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Neural Comput Appl. 2017;28(11):3259-3272. doi: 10.1007/s00521-016-2234-7. Epub 2016 Mar 4.

Facilitating motor imagery-based brain-computer interface for stroke patients using passive movement.

Author information

1
Department of Automatic Control and Systems Engineering, University of Sheffield, Sheffield, UK.
2
Institute for Infocomm Research, Agency for Science, Technology and Research (ASTAR), Singapore, Singapore.
3
Department of Electronic Engineering, National University of Ireland, Maynooth, Ireland.
4
Department of Rehabilitation Medicine, Tan Tock Seng Hospital, Singapore, Singapore.

Abstract

Motor imagery-based brain-computer interface (MI-BCI) has been proposed as a rehabilitation tool to facilitate motor recovery in stroke. However, the calibration of a BCI system is a time-consuming and fatiguing process for stroke patients, which leaves reduced time for actual therapeutic interaction. Studies have shown that passive movement (PM) (i.e., the execution of a movement by an external agency without any voluntary motions) and motor imagery (MI) (i.e., the mental rehearsal of a movement without any activation of the muscles) induce similar EEG patterns over the motor cortex. Since performing PM is less fatiguing for the patients, this paper investigates the effectiveness of calibrating MI-BCIs from PM for stroke subjects in terms of classification accuracy. For this purpose, a new adaptive algorithm called filter bank data space adaptation (FB-DSA) is proposed. The FB-DSA algorithm linearly transforms the band-pass-filtered MI data such that the distribution difference between the MI and PM data is minimized. The effectiveness of the proposed algorithm is evaluated by an offline study on data collected from 16 healthy subjects and 6 stroke patients. The results show that the proposed FB-DSA algorithm significantly improved the classification accuracies of the PM and MI calibrated models (p < 0.05). According to the obtained classification accuracies, the PM calibrated models that were adapted using the proposed FB-DSA algorithm outperformed the MI calibrated models by an average of 2.3 and 4.5 % for the healthy and stroke subjects respectively. In addition, our results suggest that the disparity between MI and PM could be stronger in the stroke patients compared to the healthy subjects, and there would be thus an increased need to use the proposed FB-DSA algorithm in BCI-based stroke rehabilitation calibrated from PM.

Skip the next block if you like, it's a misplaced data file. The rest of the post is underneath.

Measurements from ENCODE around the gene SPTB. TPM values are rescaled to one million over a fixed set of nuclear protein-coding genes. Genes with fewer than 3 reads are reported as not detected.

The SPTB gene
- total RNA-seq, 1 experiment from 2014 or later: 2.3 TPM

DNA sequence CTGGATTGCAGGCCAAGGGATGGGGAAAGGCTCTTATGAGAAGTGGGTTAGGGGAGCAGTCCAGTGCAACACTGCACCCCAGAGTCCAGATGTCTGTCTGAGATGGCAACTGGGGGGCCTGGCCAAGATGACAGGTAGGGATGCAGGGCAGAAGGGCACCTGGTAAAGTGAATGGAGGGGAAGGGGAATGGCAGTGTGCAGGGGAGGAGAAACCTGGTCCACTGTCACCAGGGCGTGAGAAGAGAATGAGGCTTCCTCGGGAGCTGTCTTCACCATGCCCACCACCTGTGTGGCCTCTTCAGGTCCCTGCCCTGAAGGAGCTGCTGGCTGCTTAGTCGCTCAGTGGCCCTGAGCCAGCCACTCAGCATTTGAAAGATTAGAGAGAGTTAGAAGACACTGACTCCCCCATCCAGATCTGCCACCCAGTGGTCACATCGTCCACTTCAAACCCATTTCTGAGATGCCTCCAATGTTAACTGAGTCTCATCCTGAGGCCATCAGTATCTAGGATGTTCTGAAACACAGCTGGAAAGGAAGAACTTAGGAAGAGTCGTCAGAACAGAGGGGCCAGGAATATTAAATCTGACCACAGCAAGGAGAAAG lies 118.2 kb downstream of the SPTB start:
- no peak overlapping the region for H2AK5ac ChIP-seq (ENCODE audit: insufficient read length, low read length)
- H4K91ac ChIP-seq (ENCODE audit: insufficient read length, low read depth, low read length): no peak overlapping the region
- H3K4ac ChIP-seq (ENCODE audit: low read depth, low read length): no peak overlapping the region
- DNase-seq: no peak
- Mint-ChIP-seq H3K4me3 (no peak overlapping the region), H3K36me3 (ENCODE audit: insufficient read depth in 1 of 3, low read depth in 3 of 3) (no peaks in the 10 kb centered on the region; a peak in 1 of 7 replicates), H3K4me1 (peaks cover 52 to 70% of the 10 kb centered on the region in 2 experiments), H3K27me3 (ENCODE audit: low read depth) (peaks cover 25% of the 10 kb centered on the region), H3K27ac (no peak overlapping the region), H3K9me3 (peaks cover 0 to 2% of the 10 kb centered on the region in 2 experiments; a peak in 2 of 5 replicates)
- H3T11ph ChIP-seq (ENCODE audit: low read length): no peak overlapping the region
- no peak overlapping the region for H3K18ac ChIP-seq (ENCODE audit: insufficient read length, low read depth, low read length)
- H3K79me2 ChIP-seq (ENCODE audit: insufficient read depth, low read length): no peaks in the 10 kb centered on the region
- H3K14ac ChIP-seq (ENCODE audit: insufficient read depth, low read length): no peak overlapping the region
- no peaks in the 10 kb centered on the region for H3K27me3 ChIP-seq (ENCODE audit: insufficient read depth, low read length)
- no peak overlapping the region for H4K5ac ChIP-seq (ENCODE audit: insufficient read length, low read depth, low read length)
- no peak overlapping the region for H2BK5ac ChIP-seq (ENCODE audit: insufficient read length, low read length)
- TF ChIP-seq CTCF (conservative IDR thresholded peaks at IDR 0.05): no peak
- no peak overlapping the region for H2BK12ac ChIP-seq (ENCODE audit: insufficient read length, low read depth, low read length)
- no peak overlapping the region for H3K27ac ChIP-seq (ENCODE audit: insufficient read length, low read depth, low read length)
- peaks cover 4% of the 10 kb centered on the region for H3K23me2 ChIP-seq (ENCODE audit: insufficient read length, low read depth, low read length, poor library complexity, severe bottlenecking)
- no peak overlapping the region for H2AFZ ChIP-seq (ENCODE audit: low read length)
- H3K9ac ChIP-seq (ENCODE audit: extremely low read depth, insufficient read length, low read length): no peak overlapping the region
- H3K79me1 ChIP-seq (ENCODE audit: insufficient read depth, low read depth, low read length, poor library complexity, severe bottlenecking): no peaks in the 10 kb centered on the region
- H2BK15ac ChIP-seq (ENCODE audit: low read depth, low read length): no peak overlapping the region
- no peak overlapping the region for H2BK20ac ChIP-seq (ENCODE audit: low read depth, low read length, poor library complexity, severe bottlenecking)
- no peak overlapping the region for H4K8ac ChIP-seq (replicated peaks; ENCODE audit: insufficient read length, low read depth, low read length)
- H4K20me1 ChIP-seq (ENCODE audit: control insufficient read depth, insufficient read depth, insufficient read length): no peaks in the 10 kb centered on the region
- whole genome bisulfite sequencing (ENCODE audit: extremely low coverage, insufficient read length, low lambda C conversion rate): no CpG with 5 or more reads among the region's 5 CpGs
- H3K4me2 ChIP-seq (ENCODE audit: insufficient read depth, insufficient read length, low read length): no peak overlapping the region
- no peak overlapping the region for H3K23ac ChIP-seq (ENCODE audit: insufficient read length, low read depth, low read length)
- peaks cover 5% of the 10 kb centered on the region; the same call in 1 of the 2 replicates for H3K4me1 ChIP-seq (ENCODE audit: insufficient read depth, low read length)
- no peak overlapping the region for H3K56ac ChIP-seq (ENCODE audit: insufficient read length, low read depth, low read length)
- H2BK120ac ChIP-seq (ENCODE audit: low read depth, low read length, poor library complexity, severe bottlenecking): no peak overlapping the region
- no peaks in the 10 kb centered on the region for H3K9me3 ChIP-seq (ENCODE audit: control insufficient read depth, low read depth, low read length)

KEYWORDS:

Adaptation; Brain–computer interface; Motor imagery; Passive movement; Stroke rehabilitation

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